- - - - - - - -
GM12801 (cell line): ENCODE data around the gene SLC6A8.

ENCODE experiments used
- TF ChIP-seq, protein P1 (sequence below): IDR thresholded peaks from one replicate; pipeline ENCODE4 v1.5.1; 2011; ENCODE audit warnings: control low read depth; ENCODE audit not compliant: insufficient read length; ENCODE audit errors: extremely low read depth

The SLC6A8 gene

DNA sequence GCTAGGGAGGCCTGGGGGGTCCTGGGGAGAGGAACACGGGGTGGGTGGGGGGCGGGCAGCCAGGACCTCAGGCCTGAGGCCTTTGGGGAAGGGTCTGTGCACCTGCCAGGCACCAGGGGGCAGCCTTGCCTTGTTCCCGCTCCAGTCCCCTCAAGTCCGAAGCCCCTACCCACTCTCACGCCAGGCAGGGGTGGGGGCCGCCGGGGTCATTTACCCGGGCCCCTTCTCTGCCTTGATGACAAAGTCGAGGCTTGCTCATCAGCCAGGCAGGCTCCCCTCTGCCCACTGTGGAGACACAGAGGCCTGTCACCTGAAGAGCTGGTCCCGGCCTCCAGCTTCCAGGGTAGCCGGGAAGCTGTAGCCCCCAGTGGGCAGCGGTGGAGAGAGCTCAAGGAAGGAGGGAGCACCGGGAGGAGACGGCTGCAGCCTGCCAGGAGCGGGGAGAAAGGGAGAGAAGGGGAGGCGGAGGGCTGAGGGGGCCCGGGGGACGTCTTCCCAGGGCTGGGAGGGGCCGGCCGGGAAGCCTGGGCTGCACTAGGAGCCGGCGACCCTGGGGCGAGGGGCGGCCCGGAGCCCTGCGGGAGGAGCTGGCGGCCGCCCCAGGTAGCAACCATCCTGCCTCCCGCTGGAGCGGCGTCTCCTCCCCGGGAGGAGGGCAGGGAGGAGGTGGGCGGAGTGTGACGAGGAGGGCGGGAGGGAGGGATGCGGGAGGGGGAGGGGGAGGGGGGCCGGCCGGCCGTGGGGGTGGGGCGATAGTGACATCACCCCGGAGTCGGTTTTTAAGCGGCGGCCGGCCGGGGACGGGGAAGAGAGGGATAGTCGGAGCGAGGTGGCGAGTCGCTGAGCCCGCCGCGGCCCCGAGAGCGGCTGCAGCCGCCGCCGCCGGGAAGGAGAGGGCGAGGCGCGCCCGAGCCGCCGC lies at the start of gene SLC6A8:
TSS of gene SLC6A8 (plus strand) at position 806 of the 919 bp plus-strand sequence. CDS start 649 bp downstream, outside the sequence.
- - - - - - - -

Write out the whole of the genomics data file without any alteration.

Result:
GM12801 (cell line): ENCODE data around the gene SLC6A8.

ENCODE experiments used
- TF ChIP-seq, protein P1 (sequence below): IDR thresholded peaks from one replicate; pipeline ENCODE4 v1.5.1; 2011; ENCODE audit warnings: control low read depth; ENCODE audit not compliant: insufficient read length; ENCODE audit errors: extremely low read depth

The SLC6A8 gene

DNA sequence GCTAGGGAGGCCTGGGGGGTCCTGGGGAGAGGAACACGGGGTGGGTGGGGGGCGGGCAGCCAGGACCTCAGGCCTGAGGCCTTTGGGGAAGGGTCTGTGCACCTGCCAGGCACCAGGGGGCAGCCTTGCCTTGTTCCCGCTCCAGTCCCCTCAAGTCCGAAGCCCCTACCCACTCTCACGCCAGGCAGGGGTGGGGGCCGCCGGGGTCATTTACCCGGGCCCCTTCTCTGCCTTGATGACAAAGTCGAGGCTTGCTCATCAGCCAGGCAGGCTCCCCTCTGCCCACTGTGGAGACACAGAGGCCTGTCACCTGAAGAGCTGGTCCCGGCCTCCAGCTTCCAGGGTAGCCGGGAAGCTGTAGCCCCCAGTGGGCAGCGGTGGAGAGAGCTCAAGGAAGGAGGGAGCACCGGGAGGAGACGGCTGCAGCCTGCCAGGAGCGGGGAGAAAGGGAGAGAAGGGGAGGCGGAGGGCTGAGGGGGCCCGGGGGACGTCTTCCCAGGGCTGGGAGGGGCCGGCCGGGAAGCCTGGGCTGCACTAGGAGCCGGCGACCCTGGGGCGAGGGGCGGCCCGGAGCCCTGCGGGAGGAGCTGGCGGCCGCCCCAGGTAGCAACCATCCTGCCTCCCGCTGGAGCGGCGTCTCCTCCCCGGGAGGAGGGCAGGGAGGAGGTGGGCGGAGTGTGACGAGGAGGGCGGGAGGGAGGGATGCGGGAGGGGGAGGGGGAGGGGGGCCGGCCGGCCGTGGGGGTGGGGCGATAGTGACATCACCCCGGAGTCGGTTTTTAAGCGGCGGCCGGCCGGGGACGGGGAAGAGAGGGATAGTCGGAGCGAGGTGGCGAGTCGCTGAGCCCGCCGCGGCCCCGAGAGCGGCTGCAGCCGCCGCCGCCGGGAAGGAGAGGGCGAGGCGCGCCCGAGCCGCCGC lies at the start of gene SLC6A8:
TSS of gene SLC6A8 (plus strand) at position 806 of the 919 bp plus-strand sequence. CDS start 649 bp downstream, outside the sequence.